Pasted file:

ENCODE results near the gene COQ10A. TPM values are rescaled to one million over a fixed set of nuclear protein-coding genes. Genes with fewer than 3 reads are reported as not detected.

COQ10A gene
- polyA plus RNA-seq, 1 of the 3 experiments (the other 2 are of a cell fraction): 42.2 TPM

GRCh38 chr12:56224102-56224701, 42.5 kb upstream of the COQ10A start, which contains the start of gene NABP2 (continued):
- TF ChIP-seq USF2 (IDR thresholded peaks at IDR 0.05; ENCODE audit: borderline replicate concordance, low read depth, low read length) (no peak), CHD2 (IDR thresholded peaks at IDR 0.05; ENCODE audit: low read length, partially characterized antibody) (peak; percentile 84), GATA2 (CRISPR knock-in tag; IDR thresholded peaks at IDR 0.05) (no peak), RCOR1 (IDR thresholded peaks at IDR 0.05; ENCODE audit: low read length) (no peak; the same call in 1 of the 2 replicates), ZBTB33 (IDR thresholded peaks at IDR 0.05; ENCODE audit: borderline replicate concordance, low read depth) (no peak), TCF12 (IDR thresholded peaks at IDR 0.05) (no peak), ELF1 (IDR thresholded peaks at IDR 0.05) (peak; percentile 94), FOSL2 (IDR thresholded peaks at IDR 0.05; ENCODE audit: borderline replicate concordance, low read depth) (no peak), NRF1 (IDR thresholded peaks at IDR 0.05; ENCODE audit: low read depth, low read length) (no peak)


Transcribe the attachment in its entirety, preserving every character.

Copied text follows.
ENCODE results near the gene COQ10A. TPM values are rescaled to one million over a fixed set of nuclear protein-coding genes. Genes with fewer than 3 reads are reported as not detected.

COQ10A gene
- polyA plus RNA-seq, 1 of the 3 experiments (the other 2 are of a cell fraction): 42.2 TPM

GRCh38 chr12:56224102-56224701, 42.5 kb upstream of the COQ10A start, which contains the start of gene NABP2 (continued):
- TF ChIP-seq USF2 (IDR thresholded peaks at IDR 0.05; ENCODE audit: borderline replicate concordance, low read depth, low read length) (no peak), CHD2 (IDR thresholded peaks at IDR 0.05; ENCODE audit: low read length, partially characterized antibody) (peak; percentile 84), GATA2 (CRISPR knock-in tag; IDR thresholded peaks at IDR 0.05) (no peak), RCOR1 (IDR thresholded peaks at IDR 0.05; ENCODE audit: low read length) (no peak; the same call in 1 of the 2 replicates), ZBTB33 (IDR thresholded peaks at IDR 0.05; ENCODE audit: borderline replicate concordance, low read depth) (no peak), TCF12 (IDR thresholded peaks at IDR 0.05) (no peak), ELF1 (IDR thresholded peaks at IDR 0.05) (peak; percentile 94), FOSL2 (IDR thresholded peaks at IDR 0.05; ENCODE audit: borderline replicate concordance, low read depth) (no peak), NRF1 (IDR thresholded peaks at IDR 0.05; ENCODE audit: low read depth, low read length) (no peak)